A.D. Koshal and; S. Murtaza Fazal Ali, JJ.
1. This appeal is directed against the judgment of a learned Single Judge of the Bombay High Court dismissing a writ petition filed by the appellant. The appellant was appointed for a period of two years on probation by letter dated 15-6-1998, and she joined the school on 18-6-1998. Before expiry of the period of two years, her services stood terminated by letter dated 24-4-2000 indicating therein that her services are no longer required. In the letter of termination it had also been indicated that the employer had warned the employee in writing about certain drawbacks in her work, and that such acts are not beneficial to the employer. Be it stated that the employer had issued a notice to show cause to the appellant by letter dated 22-3-2000, and the appellant had filed her show-cause. After issuance of the letter of termination, the appellant approached the School Tribunal contending, inter alia, that the order is penal in nature, and is a camouflage exercise of rights of the employer in terms of appointment, though it is penal in nature and therefore the order of termination must be set aside, inasmuch as there has been no full-fledged enquiry nor has there been any finding about the allegations with which the notice had been issued. The Tribunal, however, dismissed the appellant's appeal, and being aggrieved by the order of the Tribunal, the appellant filed the writ petition in the High Court. The High Court in the impugned judgment came to the conclusion that the appellant had no right to the post, and the order of termination had been passed in terms of the contract of appointment, and the order of termination does not cast any stigma, and as such cannot be held to be penal in nature. It is this order of the High Court dismissing the writ petition filed by the appellant upholding the order of the Tribunal, which is the subject-matter of challenge in this appeal.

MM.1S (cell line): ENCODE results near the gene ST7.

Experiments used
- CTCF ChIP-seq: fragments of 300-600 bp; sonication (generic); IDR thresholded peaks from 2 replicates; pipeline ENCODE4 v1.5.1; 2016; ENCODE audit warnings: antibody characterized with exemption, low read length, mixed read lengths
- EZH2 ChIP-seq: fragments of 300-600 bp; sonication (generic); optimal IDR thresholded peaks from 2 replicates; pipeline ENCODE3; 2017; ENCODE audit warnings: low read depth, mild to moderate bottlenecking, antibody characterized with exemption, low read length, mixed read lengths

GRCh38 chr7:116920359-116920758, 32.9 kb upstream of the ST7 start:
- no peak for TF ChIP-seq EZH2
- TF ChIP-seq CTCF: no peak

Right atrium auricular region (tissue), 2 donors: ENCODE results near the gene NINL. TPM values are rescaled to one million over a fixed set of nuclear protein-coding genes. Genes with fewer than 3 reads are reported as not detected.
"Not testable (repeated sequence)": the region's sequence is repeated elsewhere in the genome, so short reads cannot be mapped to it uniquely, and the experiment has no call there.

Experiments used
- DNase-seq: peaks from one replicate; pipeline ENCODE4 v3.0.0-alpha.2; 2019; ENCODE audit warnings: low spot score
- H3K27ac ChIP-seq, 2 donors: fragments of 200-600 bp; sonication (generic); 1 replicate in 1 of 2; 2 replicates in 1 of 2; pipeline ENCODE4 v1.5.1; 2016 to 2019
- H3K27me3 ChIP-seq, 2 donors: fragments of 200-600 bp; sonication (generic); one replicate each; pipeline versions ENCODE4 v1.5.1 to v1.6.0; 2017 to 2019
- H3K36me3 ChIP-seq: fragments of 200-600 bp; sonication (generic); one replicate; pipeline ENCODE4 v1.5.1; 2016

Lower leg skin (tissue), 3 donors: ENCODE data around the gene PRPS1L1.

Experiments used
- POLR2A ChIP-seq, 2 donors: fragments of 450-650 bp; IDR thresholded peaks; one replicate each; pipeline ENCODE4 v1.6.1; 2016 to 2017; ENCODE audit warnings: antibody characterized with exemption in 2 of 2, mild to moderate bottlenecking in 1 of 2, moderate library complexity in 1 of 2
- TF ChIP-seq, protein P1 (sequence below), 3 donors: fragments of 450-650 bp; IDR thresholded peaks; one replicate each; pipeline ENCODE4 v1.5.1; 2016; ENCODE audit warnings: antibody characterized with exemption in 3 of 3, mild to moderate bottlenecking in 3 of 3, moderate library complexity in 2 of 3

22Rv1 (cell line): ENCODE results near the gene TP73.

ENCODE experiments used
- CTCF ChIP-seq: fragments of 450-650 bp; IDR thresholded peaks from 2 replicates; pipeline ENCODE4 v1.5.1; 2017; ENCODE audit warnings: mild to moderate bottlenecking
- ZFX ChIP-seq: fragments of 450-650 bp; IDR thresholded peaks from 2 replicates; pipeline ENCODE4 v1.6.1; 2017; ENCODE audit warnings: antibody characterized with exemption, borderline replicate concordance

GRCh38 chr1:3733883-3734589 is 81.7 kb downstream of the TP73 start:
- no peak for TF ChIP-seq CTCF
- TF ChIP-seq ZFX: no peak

2. Mr Shroff appearing for the appellant vehemently contended that the order, on the face of it, must be held to be stigmatic in nature, and as such the order could not have been passed without holding an enquiry and finding the appellant guilty of any charges. He further contended that in accordance with the rules the appellant was at least entitled to notice before termination, and no notice having been given, the order of termination is bad in law. We do not find any force in either of the contentions raised. The order of appointment itself unequivocally indicated the tenure of appointment, and that the appointment could be terminated at any time without notice. The question whether an order of termination of a probationer or temporary employee could be held stigmatic came up for consideration before a Bench of this Court, where one of us (Pattanaik, J.) was a party, since reported in Pavanendra Narayan Verma v. Sanjay Gandhi PGI of Medical Sciences1. In that case also, an enquiry had been held prior to the order of termination. On examining the entire gamut of case-law right from Dhingra case2 the Court came to the conclusion that a mere holding of an enquiry does not ipso facto make the order of termination penal in nature, once the employer wishes not to continue the enquiry in exercise of his right in accordance with the terms of appointment. The Court held that the enquiry held prior to the order of termination cannot turn an otherwise innocuous order into one of punishment. An employer is entitled to satisfy itself as to the competence of a probationer to be confirmed in service and for this purpose satisfy itself fairly as to the truth of any allegation that may have been made about the employee concerned. Bearing in mind the decision of this Court in the aforesaid case, and on examining the facts and circumstances together with the impugned order of termination, we see no justification for our interference with the impugned order, as in our view the impugned order cannot be held to be stigmatic in any way. This appeal accordingly fails and is dismissed.